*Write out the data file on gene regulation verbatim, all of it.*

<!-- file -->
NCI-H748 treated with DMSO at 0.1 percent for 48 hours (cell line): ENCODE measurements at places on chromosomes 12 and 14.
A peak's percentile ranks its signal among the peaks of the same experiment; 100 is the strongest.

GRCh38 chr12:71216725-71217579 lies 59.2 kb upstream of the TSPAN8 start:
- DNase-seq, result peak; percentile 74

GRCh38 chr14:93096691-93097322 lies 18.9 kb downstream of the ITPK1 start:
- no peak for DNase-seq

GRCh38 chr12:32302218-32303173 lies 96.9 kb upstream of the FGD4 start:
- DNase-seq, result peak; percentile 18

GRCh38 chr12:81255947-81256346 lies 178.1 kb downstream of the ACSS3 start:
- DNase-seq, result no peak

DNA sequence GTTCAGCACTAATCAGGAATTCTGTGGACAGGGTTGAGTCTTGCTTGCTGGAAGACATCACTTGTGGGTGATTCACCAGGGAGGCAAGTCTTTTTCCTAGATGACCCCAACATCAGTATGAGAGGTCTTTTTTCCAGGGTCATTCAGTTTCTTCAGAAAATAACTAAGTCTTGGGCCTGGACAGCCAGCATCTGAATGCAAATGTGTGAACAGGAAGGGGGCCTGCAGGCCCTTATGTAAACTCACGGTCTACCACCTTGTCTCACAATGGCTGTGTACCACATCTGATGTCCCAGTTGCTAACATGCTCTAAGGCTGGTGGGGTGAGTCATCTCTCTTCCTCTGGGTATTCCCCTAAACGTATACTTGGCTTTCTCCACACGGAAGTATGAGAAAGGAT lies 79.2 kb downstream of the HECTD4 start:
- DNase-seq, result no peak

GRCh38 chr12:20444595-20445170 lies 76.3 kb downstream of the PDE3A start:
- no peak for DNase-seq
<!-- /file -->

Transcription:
NCI-H748 treated with DMSO at 0.1 percent for 48 hours (cell line): ENCODE measurements at places on chromosomes 12 and 14.
A peak's percentile ranks its signal among the peaks of the same experiment; 100 is the strongest.

GRCh38 chr12:71216725-71217579 lies 59.2 kb upstream of the TSPAN8 start:
- DNase-seq, result peak; percentile 74

GRCh38 chr14:93096691-93097322 lies 18.9 kb downstream of the ITPK1 start:
- no peak for DNase-seq

GRCh38 chr12:32302218-32303173 lies 96.9 kb upstream of the FGD4 start:
- DNase-seq, result peak; percentile 18

GRCh38 chr12:81255947-81256346 lies 178.1 kb downstream of the ACSS3 start:
- DNase-seq, result no peak

DNA sequence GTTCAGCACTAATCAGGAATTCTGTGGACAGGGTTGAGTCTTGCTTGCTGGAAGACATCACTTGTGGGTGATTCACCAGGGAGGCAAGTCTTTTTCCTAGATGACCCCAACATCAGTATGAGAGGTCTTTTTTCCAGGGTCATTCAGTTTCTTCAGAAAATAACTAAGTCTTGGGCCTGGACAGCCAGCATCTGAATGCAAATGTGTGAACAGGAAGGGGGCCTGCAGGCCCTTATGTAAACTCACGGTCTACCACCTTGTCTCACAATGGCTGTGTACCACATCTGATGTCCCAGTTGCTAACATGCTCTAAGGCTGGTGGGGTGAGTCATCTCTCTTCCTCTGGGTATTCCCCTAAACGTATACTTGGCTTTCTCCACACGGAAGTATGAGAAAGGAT lies 79.2 kb downstream of the HECTD4 start:
- DNase-seq, result no peak

GRCh38 chr12:20444595-20445170 lies 76.3 kb downstream of the PDE3A start:
- no peak for DNase-seq